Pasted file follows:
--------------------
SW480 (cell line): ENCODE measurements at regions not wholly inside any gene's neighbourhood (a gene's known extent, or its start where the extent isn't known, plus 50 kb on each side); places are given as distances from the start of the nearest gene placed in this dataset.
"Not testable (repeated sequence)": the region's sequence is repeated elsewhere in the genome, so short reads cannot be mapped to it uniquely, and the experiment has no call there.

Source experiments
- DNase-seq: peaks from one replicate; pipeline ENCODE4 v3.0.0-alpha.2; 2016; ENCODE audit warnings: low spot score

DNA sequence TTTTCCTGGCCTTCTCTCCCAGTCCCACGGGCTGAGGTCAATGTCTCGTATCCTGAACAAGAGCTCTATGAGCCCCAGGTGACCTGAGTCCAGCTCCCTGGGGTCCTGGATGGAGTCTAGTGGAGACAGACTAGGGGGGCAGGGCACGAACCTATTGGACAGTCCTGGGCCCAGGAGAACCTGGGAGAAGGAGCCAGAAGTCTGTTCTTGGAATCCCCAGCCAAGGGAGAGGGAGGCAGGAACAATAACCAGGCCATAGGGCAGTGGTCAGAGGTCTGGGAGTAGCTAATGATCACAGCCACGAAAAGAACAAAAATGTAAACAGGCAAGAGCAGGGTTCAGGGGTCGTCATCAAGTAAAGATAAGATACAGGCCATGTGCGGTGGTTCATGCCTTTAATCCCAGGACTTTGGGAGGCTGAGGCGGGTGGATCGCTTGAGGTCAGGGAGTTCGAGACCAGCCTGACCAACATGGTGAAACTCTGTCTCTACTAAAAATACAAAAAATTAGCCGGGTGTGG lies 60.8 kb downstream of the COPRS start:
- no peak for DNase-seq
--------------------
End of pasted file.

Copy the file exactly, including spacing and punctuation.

SW480 (cell line): ENCODE measurements at regions not wholly inside any gene's neighbourhood (a gene's known extent, or its start where the extent isn't known, plus 50 kb on each side); places are given as distances from the start of the nearest gene placed in this dataset.
"Not testable (repeated sequence)": the region's sequence is repeated elsewhere in the genome, so short reads cannot be mapped to it uniquely, and the experiment has no call there.

Source experiments
- DNase-seq: peaks from one replicate; pipeline ENCODE4 v3.0.0-alpha.2; 2016; ENCODE audit warnings: low spot score

DNA sequence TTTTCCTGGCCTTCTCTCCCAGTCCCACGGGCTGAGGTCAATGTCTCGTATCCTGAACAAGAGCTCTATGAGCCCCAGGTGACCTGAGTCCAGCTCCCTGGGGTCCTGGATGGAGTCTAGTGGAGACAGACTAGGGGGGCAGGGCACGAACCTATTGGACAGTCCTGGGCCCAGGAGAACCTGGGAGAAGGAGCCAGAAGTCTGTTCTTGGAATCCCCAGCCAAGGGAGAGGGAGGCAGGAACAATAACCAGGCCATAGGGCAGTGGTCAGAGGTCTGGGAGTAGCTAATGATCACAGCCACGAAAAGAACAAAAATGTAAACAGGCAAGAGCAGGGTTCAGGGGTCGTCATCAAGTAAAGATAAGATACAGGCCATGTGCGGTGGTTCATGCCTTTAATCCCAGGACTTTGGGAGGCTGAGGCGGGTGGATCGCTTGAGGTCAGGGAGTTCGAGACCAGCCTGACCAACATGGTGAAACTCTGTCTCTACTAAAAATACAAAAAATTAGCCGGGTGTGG lies 60.8 kb downstream of the COPRS start:
- no peak for DNase-seq